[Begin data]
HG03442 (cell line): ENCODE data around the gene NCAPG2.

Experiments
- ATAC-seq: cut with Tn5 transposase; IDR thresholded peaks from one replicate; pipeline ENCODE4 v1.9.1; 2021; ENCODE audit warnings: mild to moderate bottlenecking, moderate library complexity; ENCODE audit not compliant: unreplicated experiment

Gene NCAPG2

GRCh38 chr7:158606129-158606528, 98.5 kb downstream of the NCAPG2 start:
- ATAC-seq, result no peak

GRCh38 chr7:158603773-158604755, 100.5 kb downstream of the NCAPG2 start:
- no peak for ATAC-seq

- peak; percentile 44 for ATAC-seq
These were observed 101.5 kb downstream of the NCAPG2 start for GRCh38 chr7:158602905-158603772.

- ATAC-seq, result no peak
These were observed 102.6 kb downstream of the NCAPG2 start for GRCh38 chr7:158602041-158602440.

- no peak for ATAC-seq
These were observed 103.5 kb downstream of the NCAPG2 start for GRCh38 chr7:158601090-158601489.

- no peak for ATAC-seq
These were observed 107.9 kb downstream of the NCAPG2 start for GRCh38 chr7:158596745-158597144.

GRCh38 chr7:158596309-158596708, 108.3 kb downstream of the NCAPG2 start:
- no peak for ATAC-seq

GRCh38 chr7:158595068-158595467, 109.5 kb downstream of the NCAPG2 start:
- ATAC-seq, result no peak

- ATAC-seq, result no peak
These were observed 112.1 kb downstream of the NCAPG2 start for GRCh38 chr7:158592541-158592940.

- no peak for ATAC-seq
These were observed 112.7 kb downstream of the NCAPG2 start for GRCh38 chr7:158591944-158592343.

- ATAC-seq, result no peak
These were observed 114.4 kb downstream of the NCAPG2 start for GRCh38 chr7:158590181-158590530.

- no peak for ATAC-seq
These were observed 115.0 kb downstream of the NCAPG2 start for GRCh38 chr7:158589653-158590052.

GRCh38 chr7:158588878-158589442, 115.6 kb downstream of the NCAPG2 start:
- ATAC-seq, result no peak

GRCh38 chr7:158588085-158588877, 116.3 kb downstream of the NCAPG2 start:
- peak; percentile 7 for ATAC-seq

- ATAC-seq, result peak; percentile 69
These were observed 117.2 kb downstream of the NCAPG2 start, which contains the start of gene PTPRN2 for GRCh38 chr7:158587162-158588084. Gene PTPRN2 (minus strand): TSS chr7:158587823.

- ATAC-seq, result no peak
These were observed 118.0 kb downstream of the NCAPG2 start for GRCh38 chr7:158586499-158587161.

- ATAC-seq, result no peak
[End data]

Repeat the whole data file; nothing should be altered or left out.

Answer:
HG03442 (cell line): ENCODE data around the gene NCAPG2.

Experiments
- ATAC-seq: cut with Tn5 transposase; IDR thresholded peaks from one replicate; pipeline ENCODE4 v1.9.1; 2021; ENCODE audit warnings: mild to moderate bottlenecking, moderate library complexity; ENCODE audit not compliant: unreplicated experiment

Gene NCAPG2

GRCh38 chr7:158606129-158606528, 98.5 kb downstream of the NCAPG2 start:
- ATAC-seq, result no peak

GRCh38 chr7:158603773-158604755, 100.5 kb downstream of the NCAPG2 start:
- no peak for ATAC-seq

- peak; percentile 44 for ATAC-seq
These were observed 101.5 kb downstream of the NCAPG2 start for GRCh38 chr7:158602905-158603772.

- ATAC-seq, result no peak
These were observed 102.6 kb downstream of the NCAPG2 start for GRCh38 chr7:158602041-158602440.

- no peak for ATAC-seq
These were observed 103.5 kb downstream of the NCAPG2 start for GRCh38 chr7:158601090-158601489.

- no peak for ATAC-seq
These were observed 107.9 kb downstream of the NCAPG2 start for GRCh38 chr7:158596745-158597144.

GRCh38 chr7:158596309-158596708, 108.3 kb downstream of the NCAPG2 start:
- no peak for ATAC-seq

GRCh38 chr7:158595068-158595467, 109.5 kb downstream of the NCAPG2 start:
- ATAC-seq, result no peak

- ATAC-seq, result no peak
These were observed 112.1 kb downstream of the NCAPG2 start for GRCh38 chr7:158592541-158592940.

- no peak for ATAC-seq
These were observed 112.7 kb downstream of the NCAPG2 start for GRCh38 chr7:158591944-158592343.

- ATAC-seq, result no peak
These were observed 114.4 kb downstream of the NCAPG2 start for GRCh38 chr7:158590181-158590530.

- no peak for ATAC-seq
These were observed 115.0 kb downstream of the NCAPG2 start for GRCh38 chr7:158589653-158590052.

GRCh38 chr7:158588878-158589442, 115.6 kb downstream of the NCAPG2 start:
- ATAC-seq, result no peak

GRCh38 chr7:158588085-158588877, 116.3 kb downstream of the NCAPG2 start:
- peak; percentile 7 for ATAC-seq

- ATAC-seq, result peak; percentile 69
These were observed 117.2 kb downstream of the NCAPG2 start, which contains the start of gene PTPRN2 for GRCh38 chr7:158587162-158588084. Gene PTPRN2 (minus strand): TSS chr7:158587823.

- ATAC-seq, result no peak
These were observed 118.0 kb downstream of the NCAPG2 start for GRCh38 chr7:158586499-158587161.

- ATAC-seq, result no peak